Why do planes crash? Here are the five most common causes

Investigators in the wreckage of a crashed plane in Alabama in 2013. Image: Getty.

News of any terrible air accident instantly raises questions about aircraft safety and the threat of terrorism. Until the facts are known, however, it is unwise to speculate on what might actually have caused a specific crash.

What we do know is that there are several causes that are more likely to occur than any other. Here are five. 

1. Pilot error

As aircraft have become more reliable, the proportion of crashes caused by pilot error has increased and now stands at around 50 per cent.

Aircraft are complex machines that require a lot of management. Because pilots actively engage with the aircraft at every stage of a flight, there are numerous opportunities for this to go wrong, from failing to programme the vital flight-management computer (FMC) correctly to miscalculating the required fuel uplift.

While such errors are regrettable, it is important to remember that the pilot is also the last line of defence when things go catastrophically wrong. In January 2009 an Airbus A320 hit a flock of geese over New York City. With no power, the captain, Chesley Sullenberger, had to weigh up a number of options and act quickly. Using his extensive flying experience and knowledge of the plane’s handling qualities, he elected to ditch the aircraft in the Hudson River.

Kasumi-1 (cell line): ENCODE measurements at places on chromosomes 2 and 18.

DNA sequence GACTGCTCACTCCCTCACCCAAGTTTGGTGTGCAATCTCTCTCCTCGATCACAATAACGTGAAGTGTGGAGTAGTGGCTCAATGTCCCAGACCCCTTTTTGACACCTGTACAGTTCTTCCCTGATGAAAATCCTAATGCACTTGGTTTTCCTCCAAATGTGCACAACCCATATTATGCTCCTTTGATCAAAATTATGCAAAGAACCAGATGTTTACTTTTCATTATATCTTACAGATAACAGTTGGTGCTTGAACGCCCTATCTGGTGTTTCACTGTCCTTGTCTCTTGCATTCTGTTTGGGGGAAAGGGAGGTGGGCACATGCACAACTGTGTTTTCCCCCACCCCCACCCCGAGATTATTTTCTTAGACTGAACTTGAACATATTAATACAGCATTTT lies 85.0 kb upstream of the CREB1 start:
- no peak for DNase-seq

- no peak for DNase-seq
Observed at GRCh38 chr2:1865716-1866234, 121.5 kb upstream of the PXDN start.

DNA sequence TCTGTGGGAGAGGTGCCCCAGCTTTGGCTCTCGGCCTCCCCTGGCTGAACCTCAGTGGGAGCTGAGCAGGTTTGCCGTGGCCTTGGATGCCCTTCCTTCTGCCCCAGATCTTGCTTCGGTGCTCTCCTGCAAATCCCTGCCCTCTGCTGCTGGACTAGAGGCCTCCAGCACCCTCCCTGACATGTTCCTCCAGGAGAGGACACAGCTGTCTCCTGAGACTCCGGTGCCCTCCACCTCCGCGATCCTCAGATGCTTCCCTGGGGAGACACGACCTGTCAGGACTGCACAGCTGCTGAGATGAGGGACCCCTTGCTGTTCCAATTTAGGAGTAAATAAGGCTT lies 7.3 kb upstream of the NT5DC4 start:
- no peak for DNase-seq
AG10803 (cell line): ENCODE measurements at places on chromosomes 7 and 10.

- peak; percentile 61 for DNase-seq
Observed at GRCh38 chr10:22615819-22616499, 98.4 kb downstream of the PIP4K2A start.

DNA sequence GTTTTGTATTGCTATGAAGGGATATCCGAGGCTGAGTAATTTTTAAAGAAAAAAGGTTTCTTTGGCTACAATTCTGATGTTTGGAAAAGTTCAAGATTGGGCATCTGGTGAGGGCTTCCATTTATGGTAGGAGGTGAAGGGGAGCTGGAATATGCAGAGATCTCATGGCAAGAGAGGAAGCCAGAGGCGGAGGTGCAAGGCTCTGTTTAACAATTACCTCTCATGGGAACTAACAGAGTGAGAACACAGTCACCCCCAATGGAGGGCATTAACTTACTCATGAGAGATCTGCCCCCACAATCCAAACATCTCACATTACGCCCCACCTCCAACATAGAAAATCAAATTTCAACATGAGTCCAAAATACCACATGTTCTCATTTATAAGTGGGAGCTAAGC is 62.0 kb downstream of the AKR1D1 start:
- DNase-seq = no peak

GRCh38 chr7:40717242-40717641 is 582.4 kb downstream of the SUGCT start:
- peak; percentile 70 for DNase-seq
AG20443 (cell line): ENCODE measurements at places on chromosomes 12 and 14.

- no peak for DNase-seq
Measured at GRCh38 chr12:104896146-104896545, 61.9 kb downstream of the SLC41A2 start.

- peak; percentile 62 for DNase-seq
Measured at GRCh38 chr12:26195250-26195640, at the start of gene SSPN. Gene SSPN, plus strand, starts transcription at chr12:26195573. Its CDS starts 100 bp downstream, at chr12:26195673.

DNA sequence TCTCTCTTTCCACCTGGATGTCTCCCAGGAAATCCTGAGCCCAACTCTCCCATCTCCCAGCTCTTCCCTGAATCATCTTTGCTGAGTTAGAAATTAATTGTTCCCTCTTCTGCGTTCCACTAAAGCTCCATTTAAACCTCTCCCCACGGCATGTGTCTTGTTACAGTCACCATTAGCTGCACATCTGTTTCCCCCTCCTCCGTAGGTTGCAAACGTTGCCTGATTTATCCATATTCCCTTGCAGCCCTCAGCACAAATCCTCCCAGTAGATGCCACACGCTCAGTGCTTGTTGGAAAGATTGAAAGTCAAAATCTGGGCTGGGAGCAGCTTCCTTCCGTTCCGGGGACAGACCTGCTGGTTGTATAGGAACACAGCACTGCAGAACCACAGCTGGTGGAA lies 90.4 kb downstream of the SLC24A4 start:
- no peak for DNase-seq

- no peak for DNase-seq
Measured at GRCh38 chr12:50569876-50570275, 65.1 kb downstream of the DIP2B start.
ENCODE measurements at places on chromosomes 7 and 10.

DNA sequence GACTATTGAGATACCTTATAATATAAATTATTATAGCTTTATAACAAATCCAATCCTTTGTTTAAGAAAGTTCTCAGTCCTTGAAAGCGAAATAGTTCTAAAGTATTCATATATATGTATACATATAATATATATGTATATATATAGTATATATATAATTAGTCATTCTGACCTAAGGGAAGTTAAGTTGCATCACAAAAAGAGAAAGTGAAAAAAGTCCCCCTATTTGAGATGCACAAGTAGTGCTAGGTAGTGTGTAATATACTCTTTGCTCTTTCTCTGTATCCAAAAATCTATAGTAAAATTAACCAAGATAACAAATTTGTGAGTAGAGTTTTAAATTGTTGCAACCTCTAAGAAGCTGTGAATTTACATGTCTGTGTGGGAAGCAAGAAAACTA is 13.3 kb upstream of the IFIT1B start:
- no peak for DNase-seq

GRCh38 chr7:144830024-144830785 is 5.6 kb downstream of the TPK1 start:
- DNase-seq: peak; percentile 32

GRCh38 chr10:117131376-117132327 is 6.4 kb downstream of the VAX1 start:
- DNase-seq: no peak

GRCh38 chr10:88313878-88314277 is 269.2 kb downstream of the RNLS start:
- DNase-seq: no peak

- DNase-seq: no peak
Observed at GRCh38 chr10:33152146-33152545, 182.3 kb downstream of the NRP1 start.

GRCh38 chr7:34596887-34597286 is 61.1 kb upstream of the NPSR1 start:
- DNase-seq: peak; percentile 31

The 150 passengers were not saved by computers or any other automated system. They were saved by the two pilots – the very components that techno-enthusiasts claim can be replaced by computers and ground controllers.

2. Mechanical failure

Equipment failures still account for around 20 per cent of aircraft losses, despite improvements in design and manufacturing quality. While engines are significantly more reliable today than they were half a century ago, they still occasionally suffer catastrophic failures.

In 1989, a disintegrating fan blade caused the number one (left-hand) engine of a Belfast-bound British Midland Boeing 737-400 to lose power. Hard-to-read instrumentation contributed to the pilots’ misreading of which engine was losing power. Confused, the pilots shut off the number two (right-hand) engine. With no power, the aircraft crashed short of East Midlands Airport’s Runway 27, killing 47 and injuring many, including the captain and first officer.

More recently, a Qantas A380 carrying 459 passengers and crew suffered an uncontained engine failure over Batam Island, Indonesia. Thanks to the skill of the pilots, the stricken aircraft landed safely.

Sometimes, new technologies introduce new types of failure. In the 1950s, for example, the introduction of high-flying, pressurised jet aircraft introduced an entirely new hazard – metal fatigue brought on by the hull’s pressurisation cycle. Several high-profile disasters caused by this problem led to the withdrawal of the de Havilland Comet aircraft model, pending design changes.

Southwest Airlines Flight 1248. Image: Gabriel Widyna/airliners.net.

3. Weather